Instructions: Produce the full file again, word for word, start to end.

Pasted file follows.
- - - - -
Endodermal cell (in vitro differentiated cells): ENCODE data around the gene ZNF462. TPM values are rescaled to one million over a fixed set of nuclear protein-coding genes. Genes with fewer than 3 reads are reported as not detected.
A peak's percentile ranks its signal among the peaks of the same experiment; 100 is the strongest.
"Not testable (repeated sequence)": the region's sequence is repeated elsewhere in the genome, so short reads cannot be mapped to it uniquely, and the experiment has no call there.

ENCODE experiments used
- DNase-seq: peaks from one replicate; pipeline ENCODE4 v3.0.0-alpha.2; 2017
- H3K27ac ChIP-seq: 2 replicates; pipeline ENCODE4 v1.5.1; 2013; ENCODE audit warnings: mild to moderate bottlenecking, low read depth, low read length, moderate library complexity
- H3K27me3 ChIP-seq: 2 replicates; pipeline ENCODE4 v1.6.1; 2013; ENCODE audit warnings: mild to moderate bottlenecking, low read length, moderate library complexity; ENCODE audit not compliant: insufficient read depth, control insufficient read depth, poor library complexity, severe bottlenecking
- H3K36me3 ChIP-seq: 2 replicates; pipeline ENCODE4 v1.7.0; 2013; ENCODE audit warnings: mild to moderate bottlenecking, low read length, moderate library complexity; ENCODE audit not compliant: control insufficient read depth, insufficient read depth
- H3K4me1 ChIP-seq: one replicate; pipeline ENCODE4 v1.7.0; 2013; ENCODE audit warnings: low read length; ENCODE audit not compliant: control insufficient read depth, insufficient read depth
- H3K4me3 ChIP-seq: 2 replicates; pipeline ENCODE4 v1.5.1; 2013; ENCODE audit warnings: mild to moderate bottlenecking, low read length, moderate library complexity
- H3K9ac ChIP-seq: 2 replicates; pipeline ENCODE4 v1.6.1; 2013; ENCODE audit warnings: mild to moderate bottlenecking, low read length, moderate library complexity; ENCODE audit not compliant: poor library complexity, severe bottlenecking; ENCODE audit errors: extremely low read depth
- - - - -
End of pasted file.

Endodermal cell (in vitro differentiated cells): ENCODE data around the gene ZNF462. TPM values are rescaled to one million over a fixed set of nuclear protein-coding genes. Genes with fewer than 3 reads are reported as not detected.
A peak's percentile ranks its signal among the peaks of the same experiment; 100 is the strongest.
"Not testable (repeated sequence)": the region's sequence is repeated elsewhere in the genome, so short reads cannot be mapped to it uniquely, and the experiment has no call there.

ENCODE experiments used
- DNase-seq: peaks from one replicate; pipeline ENCODE4 v3.0.0-alpha.2; 2017
- H3K27ac ChIP-seq: 2 replicates; pipeline ENCODE4 v1.5.1; 2013; ENCODE audit warnings: mild to moderate bottlenecking, low read depth, low read length, moderate library complexity
- H3K27me3 ChIP-seq: 2 replicates; pipeline ENCODE4 v1.6.1; 2013; ENCODE audit warnings: mild to moderate bottlenecking, low read length, moderate library complexity; ENCODE audit not compliant: insufficient read depth, control insufficient read depth, poor library complexity, severe bottlenecking
- H3K36me3 ChIP-seq: 2 replicates; pipeline ENCODE4 v1.7.0; 2013; ENCODE audit warnings: mild to moderate bottlenecking, low read length, moderate library complexity; ENCODE audit not compliant: control insufficient read depth, insufficient read depth
- H3K4me1 ChIP-seq: one replicate; pipeline ENCODE4 v1.7.0; 2013; ENCODE audit warnings: low read length; ENCODE audit not compliant: control insufficient read depth, insufficient read depth
- H3K4me3 ChIP-seq: 2 replicates; pipeline ENCODE4 v1.5.1; 2013; ENCODE audit warnings: mild to moderate bottlenecking, low read length, moderate library complexity
- H3K9ac ChIP-seq: 2 replicates; pipeline ENCODE4 v1.6.1; 2013; ENCODE audit warnings: mild to moderate bottlenecking, low read length, moderate library complexity; ENCODE audit not compliant: poor library complexity, severe bottlenecking; ENCODE audit errors: extremely low read depth